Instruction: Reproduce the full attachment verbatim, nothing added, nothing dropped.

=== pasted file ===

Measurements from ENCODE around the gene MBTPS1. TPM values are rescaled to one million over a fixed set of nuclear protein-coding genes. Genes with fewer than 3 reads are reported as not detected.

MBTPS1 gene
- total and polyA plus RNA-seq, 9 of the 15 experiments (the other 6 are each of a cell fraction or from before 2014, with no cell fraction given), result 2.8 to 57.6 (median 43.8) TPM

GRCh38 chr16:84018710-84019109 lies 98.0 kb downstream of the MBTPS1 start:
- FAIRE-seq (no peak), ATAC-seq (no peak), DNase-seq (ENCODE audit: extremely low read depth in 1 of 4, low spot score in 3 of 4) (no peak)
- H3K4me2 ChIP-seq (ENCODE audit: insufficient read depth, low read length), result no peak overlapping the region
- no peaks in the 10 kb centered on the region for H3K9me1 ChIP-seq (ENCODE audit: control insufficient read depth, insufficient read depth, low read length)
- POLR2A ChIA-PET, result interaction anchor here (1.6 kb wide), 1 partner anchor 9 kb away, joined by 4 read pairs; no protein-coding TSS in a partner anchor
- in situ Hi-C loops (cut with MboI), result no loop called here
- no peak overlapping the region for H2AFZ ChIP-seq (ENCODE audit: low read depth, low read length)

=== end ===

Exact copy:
Measurements from ENCODE around the gene MBTPS1. TPM values are rescaled to one million over a fixed set of nuclear protein-coding genes. Genes with fewer than 3 reads are reported as not detected.

MBTPS1 gene
- total and polyA plus RNA-seq, 9 of the 15 experiments (the other 6 are each of a cell fraction or from before 2014, with no cell fraction given), result 2.8 to 57.6 (median 43.8) TPM

GRCh38 chr16:84018710-84019109 lies 98.0 kb downstream of the MBTPS1 start:
- FAIRE-seq (no peak), ATAC-seq (no peak), DNase-seq (ENCODE audit: extremely low read depth in 1 of 4, low spot score in 3 of 4) (no peak)
- H3K4me2 ChIP-seq (ENCODE audit: insufficient read depth, low read length), result no peak overlapping the region
- no peaks in the 10 kb centered on the region for H3K9me1 ChIP-seq (ENCODE audit: control insufficient read depth, insufficient read depth, low read length)
- POLR2A ChIA-PET, result interaction anchor here (1.6 kb wide), 1 partner anchor 9 kb away, joined by 4 read pairs; no protein-coding TSS in a partner anchor
- in situ Hi-C loops (cut with MboI), result no loop called here
- no peak overlapping the region for H2AFZ ChIP-seq (ENCODE audit: low read depth, low read length)